In the 15th century, there supposedly lived a man named Puncker (or Punker), who was renowned as a showman and a warrior in the Holy Roman Empire, an empire that consisted of Germany, Austria and other surrounding Central and Eastern European lands. The life of this legendary or semi-legendary person, interestingly enough, was recorded in the pages of the Malleus Maleficarum, a text on witchcraft and demonology that was published around 1486 or 1487.
According to the Malleus Maleficarum, Puncker lived in Rohrbach and served under a certain noble named Eberhard Longbeard. The text did not specify anything further on this lord, but the authors could be referring to Duke Eberhard I of Württemberg (c. 1445-1496), who was also known as Bearded Eberhard. Other tales and bits of folklore claim that Puncker also interacted with the Rhineland Palatinate ruler, Louis III (r. 1410-1436). In both versions, the story has the same basic core elements, despite some differences in chronology and reasoning as to why parts of the story came about.
In any case, Puncker was likely one of the greatest bowmen to have ever lived. In his most famous archery exhibition, spectators watched with nervously beating hearts as Puncker aimed his arrow at a small coin precariously placed on a hat worn by the archer’s own son. According to the Malleus Maleficarum, Puncker flawlessly hit the coin with his arrow, and did so without harming the boy or even scratching the hat.
Puncker, however, was not just a showman who liked to show off his archery skill on inanimate objects. He was also a warrior whose talents were greatly utilized by the aforementioned Eberhard. According to the Malleus Maleficarum, Puncker played a major role in Eberhard’s siege of a certain Lendenbrunnen Castle. Putting to good use his uncanny accuracy, Puncker quickly became the scourge of the castle’s defenders by sniping at least three enemies every day. The bow seemed to be an extension of Puncker’s eyes—if he could see a defender, he could hit the defender. At the end of the siege, when Eberhard finally seized the fortress, Puncker was rewarded with a ring from the castle’s gate as a trophy of war. The famed archer proudly hung the ring from the door of his home in Rohrbach.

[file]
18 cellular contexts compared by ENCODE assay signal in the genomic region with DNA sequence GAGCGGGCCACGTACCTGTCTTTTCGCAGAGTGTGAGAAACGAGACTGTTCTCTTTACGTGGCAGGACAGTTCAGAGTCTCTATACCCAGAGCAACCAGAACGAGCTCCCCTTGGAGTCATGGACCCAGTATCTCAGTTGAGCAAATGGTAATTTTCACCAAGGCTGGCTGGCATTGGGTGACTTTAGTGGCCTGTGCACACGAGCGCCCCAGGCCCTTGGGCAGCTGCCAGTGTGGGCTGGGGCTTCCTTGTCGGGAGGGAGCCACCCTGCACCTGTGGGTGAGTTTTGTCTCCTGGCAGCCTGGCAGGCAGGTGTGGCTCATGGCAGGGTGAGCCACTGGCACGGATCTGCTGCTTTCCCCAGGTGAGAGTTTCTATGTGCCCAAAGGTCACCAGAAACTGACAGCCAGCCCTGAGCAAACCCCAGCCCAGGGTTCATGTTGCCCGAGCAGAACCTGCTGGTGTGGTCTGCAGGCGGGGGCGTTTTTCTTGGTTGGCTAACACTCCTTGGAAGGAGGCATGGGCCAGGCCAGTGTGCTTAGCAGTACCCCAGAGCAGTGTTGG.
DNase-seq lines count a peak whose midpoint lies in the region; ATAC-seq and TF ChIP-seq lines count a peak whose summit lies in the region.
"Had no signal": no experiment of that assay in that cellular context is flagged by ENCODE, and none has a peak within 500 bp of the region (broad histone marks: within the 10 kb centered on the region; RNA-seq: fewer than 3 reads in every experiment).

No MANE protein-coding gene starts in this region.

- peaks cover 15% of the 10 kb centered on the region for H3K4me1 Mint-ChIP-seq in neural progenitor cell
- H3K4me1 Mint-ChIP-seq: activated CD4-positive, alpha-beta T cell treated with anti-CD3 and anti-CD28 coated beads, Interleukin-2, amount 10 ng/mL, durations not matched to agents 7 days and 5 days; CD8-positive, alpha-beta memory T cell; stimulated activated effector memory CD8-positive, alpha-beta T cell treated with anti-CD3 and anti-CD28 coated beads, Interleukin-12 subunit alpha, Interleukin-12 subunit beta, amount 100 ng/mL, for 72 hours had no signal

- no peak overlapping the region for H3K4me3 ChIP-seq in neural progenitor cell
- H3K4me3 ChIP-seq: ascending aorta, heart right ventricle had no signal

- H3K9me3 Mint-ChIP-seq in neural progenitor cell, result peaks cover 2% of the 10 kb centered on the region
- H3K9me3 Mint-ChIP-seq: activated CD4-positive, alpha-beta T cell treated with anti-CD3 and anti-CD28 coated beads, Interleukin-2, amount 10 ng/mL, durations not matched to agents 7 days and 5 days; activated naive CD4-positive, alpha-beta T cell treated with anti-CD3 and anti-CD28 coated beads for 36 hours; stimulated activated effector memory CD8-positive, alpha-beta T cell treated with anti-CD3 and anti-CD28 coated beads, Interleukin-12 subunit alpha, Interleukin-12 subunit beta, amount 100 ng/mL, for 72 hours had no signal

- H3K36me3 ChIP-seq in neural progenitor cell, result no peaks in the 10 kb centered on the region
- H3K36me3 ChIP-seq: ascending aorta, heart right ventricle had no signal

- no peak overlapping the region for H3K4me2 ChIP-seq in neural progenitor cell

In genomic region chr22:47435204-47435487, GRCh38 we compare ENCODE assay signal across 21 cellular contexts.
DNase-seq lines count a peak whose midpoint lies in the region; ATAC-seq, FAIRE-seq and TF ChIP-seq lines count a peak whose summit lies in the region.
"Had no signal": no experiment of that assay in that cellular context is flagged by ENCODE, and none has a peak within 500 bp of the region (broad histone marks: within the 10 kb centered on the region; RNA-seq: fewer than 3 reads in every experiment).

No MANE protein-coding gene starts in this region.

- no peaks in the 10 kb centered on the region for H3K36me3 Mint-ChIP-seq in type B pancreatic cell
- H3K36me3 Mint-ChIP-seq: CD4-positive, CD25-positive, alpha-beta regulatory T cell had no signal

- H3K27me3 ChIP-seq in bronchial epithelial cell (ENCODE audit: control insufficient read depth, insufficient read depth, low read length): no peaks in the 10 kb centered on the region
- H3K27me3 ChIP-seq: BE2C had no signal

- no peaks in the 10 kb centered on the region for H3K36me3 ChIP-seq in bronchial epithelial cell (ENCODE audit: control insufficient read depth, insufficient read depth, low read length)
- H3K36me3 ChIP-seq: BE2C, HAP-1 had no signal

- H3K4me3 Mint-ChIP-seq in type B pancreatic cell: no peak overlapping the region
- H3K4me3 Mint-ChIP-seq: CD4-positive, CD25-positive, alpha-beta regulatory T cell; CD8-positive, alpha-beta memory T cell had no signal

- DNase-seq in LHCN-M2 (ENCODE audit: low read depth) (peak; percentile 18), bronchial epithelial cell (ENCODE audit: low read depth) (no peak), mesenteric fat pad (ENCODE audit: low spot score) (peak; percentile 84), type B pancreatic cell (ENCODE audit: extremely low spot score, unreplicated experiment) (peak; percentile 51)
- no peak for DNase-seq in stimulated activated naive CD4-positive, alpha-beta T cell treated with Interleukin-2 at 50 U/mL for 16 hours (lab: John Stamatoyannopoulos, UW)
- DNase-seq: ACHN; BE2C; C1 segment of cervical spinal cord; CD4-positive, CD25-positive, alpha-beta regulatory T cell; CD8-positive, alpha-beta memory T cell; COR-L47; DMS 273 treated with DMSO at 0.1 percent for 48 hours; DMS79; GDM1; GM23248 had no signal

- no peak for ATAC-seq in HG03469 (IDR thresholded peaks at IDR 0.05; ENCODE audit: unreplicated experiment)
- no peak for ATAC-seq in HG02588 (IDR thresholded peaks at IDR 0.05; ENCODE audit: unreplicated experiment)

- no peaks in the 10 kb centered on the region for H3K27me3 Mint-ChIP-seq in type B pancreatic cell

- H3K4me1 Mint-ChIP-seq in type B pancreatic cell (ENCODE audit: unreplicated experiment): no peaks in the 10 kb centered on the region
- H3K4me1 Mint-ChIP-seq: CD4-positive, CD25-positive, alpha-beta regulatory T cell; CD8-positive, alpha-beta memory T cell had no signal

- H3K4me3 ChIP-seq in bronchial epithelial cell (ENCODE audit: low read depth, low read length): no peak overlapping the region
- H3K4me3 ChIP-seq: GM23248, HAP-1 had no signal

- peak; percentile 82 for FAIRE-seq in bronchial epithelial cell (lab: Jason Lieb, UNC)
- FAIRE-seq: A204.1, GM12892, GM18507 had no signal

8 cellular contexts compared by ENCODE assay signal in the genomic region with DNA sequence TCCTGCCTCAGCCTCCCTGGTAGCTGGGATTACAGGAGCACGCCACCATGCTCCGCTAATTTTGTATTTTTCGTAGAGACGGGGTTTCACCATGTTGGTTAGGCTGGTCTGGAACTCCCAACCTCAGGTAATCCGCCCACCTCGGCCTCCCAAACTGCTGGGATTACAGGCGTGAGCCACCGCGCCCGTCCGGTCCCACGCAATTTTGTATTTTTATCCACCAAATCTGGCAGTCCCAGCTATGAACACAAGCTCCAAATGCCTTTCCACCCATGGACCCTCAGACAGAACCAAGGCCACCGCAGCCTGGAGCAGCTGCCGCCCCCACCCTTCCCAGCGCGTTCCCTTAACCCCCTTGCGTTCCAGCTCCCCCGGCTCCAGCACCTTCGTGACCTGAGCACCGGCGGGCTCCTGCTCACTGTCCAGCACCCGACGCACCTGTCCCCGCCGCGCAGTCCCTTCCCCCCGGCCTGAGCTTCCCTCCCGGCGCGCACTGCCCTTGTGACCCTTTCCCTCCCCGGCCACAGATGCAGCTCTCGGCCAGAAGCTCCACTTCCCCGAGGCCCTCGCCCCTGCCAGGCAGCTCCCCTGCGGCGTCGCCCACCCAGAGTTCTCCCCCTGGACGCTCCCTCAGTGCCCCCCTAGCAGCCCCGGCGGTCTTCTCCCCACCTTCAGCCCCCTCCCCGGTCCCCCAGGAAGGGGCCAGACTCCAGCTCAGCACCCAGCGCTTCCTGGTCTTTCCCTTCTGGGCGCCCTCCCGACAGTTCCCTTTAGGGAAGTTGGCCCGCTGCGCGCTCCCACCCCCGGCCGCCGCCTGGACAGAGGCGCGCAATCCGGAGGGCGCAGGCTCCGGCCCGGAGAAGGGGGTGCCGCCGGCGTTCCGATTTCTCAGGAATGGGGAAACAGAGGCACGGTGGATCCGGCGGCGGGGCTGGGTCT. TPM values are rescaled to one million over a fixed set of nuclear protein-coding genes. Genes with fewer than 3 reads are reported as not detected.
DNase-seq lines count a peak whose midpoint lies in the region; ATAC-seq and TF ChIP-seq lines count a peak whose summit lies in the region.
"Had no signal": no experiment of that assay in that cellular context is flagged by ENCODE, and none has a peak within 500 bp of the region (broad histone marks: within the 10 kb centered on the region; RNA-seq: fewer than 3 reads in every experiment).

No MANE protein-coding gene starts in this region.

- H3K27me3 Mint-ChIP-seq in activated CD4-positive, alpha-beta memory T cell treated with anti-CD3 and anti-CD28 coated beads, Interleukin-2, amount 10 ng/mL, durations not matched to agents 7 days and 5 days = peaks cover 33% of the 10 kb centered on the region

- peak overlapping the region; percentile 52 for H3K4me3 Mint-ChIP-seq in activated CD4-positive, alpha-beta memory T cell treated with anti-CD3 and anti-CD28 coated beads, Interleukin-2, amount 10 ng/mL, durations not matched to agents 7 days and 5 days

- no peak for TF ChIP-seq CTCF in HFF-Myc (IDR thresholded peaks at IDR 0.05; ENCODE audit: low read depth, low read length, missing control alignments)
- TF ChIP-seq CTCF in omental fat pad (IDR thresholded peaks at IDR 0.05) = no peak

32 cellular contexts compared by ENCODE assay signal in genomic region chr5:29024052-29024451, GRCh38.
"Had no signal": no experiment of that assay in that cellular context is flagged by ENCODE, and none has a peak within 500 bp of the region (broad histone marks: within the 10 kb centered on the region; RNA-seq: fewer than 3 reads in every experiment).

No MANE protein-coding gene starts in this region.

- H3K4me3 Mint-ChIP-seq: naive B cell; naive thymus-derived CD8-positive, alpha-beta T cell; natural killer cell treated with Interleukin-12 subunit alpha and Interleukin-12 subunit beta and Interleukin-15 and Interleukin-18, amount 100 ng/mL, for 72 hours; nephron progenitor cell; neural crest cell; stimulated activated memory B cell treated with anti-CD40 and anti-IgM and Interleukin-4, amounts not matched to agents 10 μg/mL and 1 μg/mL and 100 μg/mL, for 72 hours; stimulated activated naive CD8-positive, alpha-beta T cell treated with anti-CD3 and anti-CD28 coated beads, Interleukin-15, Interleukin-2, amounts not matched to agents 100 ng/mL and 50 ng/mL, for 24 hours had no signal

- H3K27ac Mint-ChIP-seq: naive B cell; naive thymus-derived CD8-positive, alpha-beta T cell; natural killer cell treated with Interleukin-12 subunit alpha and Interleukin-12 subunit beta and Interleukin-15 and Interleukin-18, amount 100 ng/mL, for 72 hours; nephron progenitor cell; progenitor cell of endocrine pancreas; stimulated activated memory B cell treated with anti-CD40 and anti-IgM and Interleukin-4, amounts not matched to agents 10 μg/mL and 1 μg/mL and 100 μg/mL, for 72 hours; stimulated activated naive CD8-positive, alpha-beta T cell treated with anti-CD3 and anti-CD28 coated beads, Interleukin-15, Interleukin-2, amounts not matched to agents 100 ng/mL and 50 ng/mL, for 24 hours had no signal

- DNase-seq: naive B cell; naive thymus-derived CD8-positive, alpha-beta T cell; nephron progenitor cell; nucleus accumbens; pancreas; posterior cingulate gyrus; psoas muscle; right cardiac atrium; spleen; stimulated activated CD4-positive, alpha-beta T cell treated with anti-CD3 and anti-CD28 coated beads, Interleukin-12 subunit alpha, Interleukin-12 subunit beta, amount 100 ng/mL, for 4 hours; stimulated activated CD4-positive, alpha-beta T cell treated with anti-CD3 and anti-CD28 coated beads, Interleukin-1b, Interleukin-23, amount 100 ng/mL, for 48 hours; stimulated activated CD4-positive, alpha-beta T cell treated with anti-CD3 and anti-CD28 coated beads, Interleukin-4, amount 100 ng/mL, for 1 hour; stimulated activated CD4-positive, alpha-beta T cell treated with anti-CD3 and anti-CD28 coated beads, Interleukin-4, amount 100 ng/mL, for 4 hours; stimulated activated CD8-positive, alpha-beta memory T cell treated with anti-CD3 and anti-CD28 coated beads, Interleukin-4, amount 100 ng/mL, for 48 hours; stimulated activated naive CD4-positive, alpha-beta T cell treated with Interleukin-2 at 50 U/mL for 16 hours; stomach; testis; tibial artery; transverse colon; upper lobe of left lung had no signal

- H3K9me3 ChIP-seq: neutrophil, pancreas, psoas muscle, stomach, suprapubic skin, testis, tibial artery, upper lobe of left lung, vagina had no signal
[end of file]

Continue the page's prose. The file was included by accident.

By this point in the story, many readers may be wondering why the feats of Puncker were recorded in the Malleus Maleficarum, which is a text on witchcraft, and not in a military history. Well, the Malleus Maleficarum was interested in the marksman’s story because 15th-century gossips believed that Puncker’s archery prowess was not natural. In fact, the authors of the Malleus Maleficarum believed that Puncker was a bizarre kind of wizard that specialized in archery magic. According to them, Puncker’s miraculous accuracy was nothing more than a diabolical spell. They wrote that Puncker had prepared before every performance and battle by disrespectfully shooting arrows into a crucifix to infuse them with demonic power. According to the inquisitors’ theory, whenever these same diabolical arrows were shot for a second time from Puncker’s bow, demons would swoop in and ensure that the projectiles hit their targets. That is why, they explained, he would only hit three targets per day during the siege—he could supposedly only prepare three bewitched arrows on a daily basis.
Eventually, as Puncker’s renown grew, such accusations of magic began to gain momentum. In non-Malleus Maleficarum accounts of the story, the previously mentioned archery exhibition where Puncker shot a coin off the top of his son’s head was actually an attempt for the archer to clear his name of witchcraft allegations. In that version of the tale, Puncker claimed that if he was a wizard, God would punish him for his use of magic by making the arrow fall off course and hit the boy.
For whatever reasons, witchcraft or otherwise, Puncker eventually fell afoul of his neighbors and eventually suffered a painful end. According to the Malleus Maleficarum, Puncker was hunted down by a mob of peasants and beaten to death with shovels.
Written by C. Keith Hansley.
Picture Attribution: (Image of archery practice by Geoffrey Luttrell, c. 1325, [Public Domain] via Creative Commons).